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A melancholy Danes breaks out

By Alicia Potter

AUGUST 16, 1999:  Nobody cries like Claire Danes. She sniffles, she blubbers, she wails; she wrenches her face into the scarlet, tear-streaked grimace of a baby. It's a dangerous talent to have in a film like this, a Midnight Express-like saga of two Ohio girls stuck in a Bangkok prison. Yet even with the waterworks on full blast, Danes never washes the tale into melodrama; instead, her power to bring nuance to emotional extremes is what keeps director Jonathan Kaplan's otherwise wallowing effort afloat.

For all her weeping -- first shown to angsty effect on television's My So-Called Life -- Danes is actually playing against type. Gone is the brow-pinching introspection she's come to embody, not to mention the wan goody-goodiness of her supporting roles in Little Women and How To Make an American Quilt. As Alice Marano, Danes indulges her inner Christina Ricci: she's a red-bikini'd bad girl who convinces her more reserved best friend, Darlene Davis (Kate Beckinsale), that they should nix a graduation trip to boring old Hawaii and, without telling their parents, sneak off to exotic Thailand.

It's there among the congested, sun-scorched streets of Bangkok -- in actuality, the Philippines -- that the girls have the time of their young lives (we know this because they beam at each other often and hug a lot). They shop, they drink, they even dance the night away with a hot Australian (Muriel's Wedding's Daniel Lapaine), who quickly beds Darlene. It's a turn of events that catches the overtly flirty Alice off guard, triggering swells of jealousy and anger. Still, Alice caves in when Darlene begs her to join her and their handsome new acquaintance on a trip to Hong Kong.

Hell is more like it. Just as one should never say "I'll be right back" in a horror film, one should never have too much fun in a movie set in a Third World country -- witness last year's dank foray into the Malaysian justice system, Return to Paradise, or the upcoming Leonardo Di Caprio starrer The Beach, or the Turk-baiting archetype of the lot, Midnight Express. Sure enough, at the airport, Thai police descend, their rifles aimed at the girls, as custom agents rip open Alice's backpack to reveal an airline pillow-sized bag of heroin. It's a discovery that wins the teens -- who insist they've been framed by the Aussie -- 33 years in a brutal, cockroach-infested prison.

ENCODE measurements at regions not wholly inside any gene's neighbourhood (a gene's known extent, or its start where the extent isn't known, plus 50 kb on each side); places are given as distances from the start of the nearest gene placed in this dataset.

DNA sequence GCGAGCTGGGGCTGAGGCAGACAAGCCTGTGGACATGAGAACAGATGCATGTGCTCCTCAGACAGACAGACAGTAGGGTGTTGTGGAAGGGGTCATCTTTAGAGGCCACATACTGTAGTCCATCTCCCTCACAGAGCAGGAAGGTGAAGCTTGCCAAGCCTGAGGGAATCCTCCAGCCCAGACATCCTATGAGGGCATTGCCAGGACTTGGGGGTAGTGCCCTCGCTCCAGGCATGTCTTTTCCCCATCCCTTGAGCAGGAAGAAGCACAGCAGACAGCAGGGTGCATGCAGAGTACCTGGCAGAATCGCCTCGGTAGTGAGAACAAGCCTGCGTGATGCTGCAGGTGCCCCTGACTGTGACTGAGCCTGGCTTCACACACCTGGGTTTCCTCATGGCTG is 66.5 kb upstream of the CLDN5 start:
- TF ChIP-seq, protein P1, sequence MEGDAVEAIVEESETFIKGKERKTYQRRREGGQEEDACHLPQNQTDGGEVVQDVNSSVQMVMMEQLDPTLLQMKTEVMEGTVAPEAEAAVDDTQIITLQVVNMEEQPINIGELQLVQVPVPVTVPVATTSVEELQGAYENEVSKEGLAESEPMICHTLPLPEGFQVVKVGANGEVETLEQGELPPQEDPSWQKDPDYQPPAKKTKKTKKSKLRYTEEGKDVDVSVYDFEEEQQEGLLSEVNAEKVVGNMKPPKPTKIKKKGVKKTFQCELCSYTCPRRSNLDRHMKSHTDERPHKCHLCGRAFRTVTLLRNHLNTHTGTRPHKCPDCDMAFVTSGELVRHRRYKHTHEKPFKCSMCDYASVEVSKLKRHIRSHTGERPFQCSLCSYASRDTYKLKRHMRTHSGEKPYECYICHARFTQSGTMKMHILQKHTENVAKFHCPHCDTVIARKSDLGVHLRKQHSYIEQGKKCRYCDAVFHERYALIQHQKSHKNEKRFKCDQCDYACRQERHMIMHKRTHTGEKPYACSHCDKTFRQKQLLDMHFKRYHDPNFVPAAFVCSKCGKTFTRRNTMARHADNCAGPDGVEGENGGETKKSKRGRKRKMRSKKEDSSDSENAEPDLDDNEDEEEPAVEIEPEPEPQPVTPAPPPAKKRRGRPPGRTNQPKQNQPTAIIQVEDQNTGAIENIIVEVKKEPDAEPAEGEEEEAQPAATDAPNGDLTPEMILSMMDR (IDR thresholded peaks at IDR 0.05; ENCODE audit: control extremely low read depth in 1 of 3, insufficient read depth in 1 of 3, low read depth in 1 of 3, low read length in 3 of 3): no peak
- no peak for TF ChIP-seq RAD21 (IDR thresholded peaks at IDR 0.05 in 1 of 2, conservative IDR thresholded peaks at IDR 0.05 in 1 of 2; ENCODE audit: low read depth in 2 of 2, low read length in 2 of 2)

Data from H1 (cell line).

From here, the film unwinds into a predictably nightmarish, often tedious exposé of corruption and draconian rule. With their hair hacked and their faces smudged, Alice and Darlene grow increasingly suspicious of each other, and consequently the drama spikes. Making big girls cry is director Kaplan's strong point. He's directed several notable women in career-making turns: Bonnie Bedelia in 1983's Heart like a Wheel, Jodie Foster in 1988's The Accused (for which she won an Oscar), and Michelle Pfeiffer in 1992's Love Field (an Oscar-nominated role). Here, however, Beckinsale's not churning out any statuette-worthy emotion, as she, like Danes, plays against part, squelching the headstrong charm that made her such a standout in Cold Comfort Farm and The Last Days of Disco. Next to Danes's expert lip-quivering and indignant outbursts, the British actress even seems a bit stagy.

Yet a disappointing Beckinsale is hardly the film's downfall. With the exception of Bill Pullman as a growling expatriate lawyer trying to help the girls and Jacqueline Kim as his wife, the supporting cast is risibly amateurish. Lou Diamond Phillips as a DEA agent is far too hammy, and Tom Amandes as Darlene's Mr. Rogers-like dad is, well, just plain creepy. Meanwhile, the film is sloppily edited, and it substitutes vagaries for suspense and narrative subtlety. Why is Alice's dad being such an asshole? What's the deal with that weirdo girl taunting Alice? And how did the smack get in Alice's bag without her knowing it? Or did she?

To its credit, Brokedown Palace is not as xenophobic as other films of its genre. Still, these far-flung allegories feed a curious, often self-righteous need: we root for the Americans' freedom from an unmerciful foreign government even as we revel in the assurance that, in the end, the dictatorship will impart a much-needed moral lesson. Whether the Yanks are released or left to rot, they inevitably get an Aesopian education about self-sacrifice, honesty, inner peace, and the tenacity of the human bond. Brokedown Palace, however, conveys a further vital truism, one perhaps better suited to the cold practicalities of Hollywood: cast Claire Danes in a role of daunting emotional range and she can save just about anything.


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